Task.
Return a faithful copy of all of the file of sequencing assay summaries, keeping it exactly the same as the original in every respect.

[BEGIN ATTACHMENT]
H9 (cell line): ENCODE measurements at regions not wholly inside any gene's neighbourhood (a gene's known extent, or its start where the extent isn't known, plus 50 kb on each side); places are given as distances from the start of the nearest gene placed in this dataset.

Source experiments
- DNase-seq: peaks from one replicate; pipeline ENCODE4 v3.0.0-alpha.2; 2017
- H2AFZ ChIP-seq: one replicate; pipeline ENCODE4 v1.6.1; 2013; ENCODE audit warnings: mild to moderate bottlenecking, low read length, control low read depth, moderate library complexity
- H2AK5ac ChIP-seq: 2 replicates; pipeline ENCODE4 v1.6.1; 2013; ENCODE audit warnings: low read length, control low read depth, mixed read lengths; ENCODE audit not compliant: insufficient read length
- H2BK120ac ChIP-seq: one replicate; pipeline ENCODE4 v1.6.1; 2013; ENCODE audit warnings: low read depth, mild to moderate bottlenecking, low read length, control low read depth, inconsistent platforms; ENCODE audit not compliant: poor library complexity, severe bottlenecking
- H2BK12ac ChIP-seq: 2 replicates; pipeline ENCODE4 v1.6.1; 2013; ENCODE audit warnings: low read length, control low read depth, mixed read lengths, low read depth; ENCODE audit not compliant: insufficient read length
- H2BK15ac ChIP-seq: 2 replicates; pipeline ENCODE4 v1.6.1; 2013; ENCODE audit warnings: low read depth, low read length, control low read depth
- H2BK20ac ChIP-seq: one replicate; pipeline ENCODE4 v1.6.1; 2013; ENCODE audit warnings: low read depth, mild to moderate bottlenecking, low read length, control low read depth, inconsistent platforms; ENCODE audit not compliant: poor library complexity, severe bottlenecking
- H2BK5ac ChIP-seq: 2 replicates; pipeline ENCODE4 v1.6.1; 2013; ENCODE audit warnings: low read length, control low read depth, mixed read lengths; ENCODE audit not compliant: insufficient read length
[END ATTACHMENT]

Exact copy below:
H9 (cell line): ENCODE measurements at regions not wholly inside any gene's neighbourhood (a gene's known extent, or its start where the extent isn't known, plus 50 kb on each side); places are given as distances from the start of the nearest gene placed in this dataset.

Source experiments
- DNase-seq: peaks from one replicate; pipeline ENCODE4 v3.0.0-alpha.2; 2017
- H2AFZ ChIP-seq: one replicate; pipeline ENCODE4 v1.6.1; 2013; ENCODE audit warnings: mild to moderate bottlenecking, low read length, control low read depth, moderate library complexity
- H2AK5ac ChIP-seq: 2 replicates; pipeline ENCODE4 v1.6.1; 2013; ENCODE audit warnings: low read length, control low read depth, mixed read lengths; ENCODE audit not compliant: insufficient read length
- H2BK120ac ChIP-seq: one replicate; pipeline ENCODE4 v1.6.1; 2013; ENCODE audit warnings: low read depth, mild to moderate bottlenecking, low read length, control low read depth, inconsistent platforms; ENCODE audit not compliant: poor library complexity, severe bottlenecking
- H2BK12ac ChIP-seq: 2 replicates; pipeline ENCODE4 v1.6.1; 2013; ENCODE audit warnings: low read length, control low read depth, mixed read lengths, low read depth; ENCODE audit not compliant: insufficient read length
- H2BK15ac ChIP-seq: 2 replicates; pipeline ENCODE4 v1.6.1; 2013; ENCODE audit warnings: low read depth, low read length, control low read depth
- H2BK20ac ChIP-seq: one replicate; pipeline ENCODE4 v1.6.1; 2013; ENCODE audit warnings: low read depth, mild to moderate bottlenecking, low read length, control low read depth, inconsistent platforms; ENCODE audit not compliant: poor library complexity, severe bottlenecking
- H2BK5ac ChIP-seq: 2 replicates; pipeline ENCODE4 v1.6.1; 2013; ENCODE audit warnings: low read length, control low read depth, mixed read lengths; ENCODE audit not compliant: insufficient read length